The genotype used for the reference genome was derived from a single plant propagated from single seeds over eight successive generations. The original accession was collected from the shores of the hypersaline lake, Tuz in central Turkey at an elevation of 905 m above sea level. The use of a diploid genotype was confirmed via flow cytometry and karyotype analysis prior to sequencing (Oh et al., 2010).

Library construction and sequencing were performed in the W.M. Keck Center for Comparative and Functional Genomics at the University of Illinois at Urbana-Champaign. Mate-pair, paired-end, and single-end random shotgun genomic libraries that included 3, 8, and 20 kb insert sizes were constructed for 454-GS FLX Titanium and Illumina GA2 platforms. A combined total of 7.8 Gb sequences with an average read size of 355 bp (454) and 80 bp (Illumina) were generated for the assembly. Approximately 85% of all sequences were derived from 454 sequencing. We followed a custom pipeline for a hybrid assembly starting from primary contigs generated by Newbler (454-Roche) and ABySS (Simpson et al., 2009) used with Nucmer (Kurtz et al., 2004), minimus2 (Sommer et al., 2007), and Vmatch tools (Kurtz, 2017) as described in the genome release (Dassanayake et al., 2011). Briefly, the raw reads were iteratively assembled to get the best possible contigs. Contigs that contained more than four genes unambiguously co-linear to their A. thaliana homologs in an Ancestral Crucifer Karyotype block (Mandáková & Lysak, 2008) were scaffolded to pseudomolecules representing chromosomes. The current assembly Version V2 has been created by further removing redundant contigs. This version has been used as the reference S. parvula genome in multiple comparative genomic studies since 2013 (Haudry et al., 2013; Oh et al., 2014; Oh & Dassanayake, 2019).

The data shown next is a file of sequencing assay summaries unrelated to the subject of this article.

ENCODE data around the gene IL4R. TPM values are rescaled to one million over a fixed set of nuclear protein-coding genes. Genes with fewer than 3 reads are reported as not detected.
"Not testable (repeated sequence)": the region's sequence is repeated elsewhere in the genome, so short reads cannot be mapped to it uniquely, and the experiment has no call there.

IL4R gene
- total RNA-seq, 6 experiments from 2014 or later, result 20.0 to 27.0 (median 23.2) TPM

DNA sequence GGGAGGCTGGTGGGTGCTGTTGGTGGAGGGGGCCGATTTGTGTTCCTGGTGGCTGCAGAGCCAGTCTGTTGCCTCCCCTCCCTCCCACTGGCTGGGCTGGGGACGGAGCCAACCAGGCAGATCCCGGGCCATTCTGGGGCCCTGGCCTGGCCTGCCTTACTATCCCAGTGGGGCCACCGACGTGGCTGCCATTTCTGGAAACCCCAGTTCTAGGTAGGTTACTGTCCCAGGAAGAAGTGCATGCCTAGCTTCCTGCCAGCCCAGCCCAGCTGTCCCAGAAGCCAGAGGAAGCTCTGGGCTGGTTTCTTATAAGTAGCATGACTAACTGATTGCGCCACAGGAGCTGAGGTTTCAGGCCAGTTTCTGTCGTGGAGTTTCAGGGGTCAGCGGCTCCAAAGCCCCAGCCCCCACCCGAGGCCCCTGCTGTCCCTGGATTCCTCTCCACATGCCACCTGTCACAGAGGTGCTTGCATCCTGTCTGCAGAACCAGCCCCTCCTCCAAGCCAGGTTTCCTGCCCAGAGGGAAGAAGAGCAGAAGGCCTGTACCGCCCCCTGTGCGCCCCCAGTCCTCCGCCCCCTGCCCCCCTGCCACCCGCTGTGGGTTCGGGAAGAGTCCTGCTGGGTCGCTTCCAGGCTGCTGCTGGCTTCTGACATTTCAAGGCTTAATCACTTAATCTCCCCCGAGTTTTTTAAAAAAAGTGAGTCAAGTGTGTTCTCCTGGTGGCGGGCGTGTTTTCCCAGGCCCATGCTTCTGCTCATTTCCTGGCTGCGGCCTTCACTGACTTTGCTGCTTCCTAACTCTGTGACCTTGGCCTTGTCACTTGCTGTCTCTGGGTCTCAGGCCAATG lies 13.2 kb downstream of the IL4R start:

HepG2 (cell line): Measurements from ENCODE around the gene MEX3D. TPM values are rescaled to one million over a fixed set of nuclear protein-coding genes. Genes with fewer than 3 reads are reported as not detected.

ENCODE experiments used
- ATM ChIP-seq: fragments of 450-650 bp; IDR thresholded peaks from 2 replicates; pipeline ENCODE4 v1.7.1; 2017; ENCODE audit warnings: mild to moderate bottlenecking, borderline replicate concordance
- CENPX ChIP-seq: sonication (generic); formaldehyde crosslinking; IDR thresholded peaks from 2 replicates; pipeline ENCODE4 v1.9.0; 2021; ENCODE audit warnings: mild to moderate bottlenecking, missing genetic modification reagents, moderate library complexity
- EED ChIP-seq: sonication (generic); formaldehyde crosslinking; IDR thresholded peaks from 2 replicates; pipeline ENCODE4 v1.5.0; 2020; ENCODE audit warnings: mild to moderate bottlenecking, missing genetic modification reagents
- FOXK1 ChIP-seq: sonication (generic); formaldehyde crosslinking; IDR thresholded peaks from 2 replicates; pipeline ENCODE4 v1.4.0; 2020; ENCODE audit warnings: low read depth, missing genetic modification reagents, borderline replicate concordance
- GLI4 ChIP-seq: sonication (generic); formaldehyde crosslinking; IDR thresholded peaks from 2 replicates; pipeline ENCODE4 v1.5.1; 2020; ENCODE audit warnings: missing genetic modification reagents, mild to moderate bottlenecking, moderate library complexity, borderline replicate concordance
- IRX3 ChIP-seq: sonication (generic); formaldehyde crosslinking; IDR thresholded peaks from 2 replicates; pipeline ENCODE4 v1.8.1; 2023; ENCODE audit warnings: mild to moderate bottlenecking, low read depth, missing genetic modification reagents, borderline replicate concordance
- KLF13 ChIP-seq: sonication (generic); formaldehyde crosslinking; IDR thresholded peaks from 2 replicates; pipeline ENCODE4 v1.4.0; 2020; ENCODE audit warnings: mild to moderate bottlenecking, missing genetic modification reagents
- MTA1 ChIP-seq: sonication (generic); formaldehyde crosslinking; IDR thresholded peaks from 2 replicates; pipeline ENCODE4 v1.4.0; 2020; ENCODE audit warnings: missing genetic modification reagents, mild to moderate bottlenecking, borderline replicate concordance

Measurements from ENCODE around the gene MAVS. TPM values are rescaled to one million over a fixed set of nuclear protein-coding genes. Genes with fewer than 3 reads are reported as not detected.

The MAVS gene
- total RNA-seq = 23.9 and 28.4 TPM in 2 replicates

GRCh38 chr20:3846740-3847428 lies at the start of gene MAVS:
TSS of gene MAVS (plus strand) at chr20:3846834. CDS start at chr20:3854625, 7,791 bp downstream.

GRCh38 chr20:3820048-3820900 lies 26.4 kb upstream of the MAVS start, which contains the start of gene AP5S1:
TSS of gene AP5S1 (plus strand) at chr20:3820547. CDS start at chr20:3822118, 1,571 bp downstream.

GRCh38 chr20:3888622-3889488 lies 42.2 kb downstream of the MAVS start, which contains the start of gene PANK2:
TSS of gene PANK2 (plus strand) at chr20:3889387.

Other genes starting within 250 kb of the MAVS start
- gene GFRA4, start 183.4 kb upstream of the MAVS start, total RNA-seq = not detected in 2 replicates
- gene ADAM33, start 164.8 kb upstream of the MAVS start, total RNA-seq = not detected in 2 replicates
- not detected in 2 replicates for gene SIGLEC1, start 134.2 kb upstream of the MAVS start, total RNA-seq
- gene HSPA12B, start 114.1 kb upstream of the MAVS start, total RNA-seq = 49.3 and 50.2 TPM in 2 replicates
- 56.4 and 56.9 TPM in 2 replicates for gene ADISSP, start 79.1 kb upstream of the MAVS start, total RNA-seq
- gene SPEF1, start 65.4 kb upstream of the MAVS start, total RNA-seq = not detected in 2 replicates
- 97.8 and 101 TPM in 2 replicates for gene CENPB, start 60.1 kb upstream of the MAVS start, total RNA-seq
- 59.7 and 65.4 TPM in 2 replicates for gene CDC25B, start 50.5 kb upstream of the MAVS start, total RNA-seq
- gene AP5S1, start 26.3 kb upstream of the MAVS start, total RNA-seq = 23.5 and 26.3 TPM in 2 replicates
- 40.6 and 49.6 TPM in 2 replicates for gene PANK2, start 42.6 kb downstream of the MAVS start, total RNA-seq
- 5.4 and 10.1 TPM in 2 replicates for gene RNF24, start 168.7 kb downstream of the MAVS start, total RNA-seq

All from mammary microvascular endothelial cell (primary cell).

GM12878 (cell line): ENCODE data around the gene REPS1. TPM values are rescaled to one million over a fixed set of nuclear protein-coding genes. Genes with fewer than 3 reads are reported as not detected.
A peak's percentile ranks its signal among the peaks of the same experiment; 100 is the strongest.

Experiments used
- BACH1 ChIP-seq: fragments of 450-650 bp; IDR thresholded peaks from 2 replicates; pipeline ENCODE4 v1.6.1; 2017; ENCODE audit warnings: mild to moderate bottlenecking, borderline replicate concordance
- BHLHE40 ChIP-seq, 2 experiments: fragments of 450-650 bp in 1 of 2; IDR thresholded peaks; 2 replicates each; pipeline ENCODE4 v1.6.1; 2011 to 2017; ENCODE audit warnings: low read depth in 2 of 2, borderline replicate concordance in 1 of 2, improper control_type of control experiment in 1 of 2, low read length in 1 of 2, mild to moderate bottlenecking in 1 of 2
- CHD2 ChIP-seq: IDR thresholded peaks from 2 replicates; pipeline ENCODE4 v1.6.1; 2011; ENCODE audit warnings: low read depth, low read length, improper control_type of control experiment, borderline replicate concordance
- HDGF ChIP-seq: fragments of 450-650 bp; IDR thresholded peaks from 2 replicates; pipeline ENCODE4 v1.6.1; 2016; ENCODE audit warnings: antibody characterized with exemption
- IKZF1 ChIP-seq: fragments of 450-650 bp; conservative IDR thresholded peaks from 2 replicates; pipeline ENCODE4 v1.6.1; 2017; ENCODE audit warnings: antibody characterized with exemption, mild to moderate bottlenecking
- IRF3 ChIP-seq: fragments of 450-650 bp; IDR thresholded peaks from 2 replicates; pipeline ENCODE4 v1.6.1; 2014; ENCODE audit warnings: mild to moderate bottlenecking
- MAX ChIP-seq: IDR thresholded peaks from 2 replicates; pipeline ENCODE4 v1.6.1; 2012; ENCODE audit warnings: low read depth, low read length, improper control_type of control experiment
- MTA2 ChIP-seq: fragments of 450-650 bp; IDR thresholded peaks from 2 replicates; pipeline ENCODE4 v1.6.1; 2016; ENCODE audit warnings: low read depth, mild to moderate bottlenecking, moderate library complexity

The assembly Version 1.0 was first masked for repeats using RepeatMasker (Jurka et al., 2005) for the prediction of gene models. Gene predictions were primarily generated using FGENESH++ (SoftBerry) and GENESCAN (Burge & Karlin, 1997). When the predictions from the two programs deviated for the same genomic region, the ORF closest in length to another known homologous cDNA was taken as the preferred gene model. The corresponding protein-coding gene model annotation for Version 2.0 was created with transcript model predictions made by Stringtie (Pertea et al., 2015) using additional RNA-seq data generated subsequently. High-confidence transcripts were selected to improve pre-existing protein-coding gene models in Version 1.0; fix chimeric and truncated gene models that did not agree with RNA-seq data; as well as to add UTRs when possible to create the Version 2.2 protein-coding gene models. Therefore, the Version 2.2 annotation includes protein coding gene models predicted in Version 1.0 further refined using RNA-seq data. Currently, only the primary protein-coding transcript models are included representing one transcript per locus. All predicted ORFs were searched against NCBI nucleotide and protein databases and TAIR9 cDNA database using BLASTn and BLASTx searches followed by the assignment of GO annotations to provide the most informative set of annotations possible.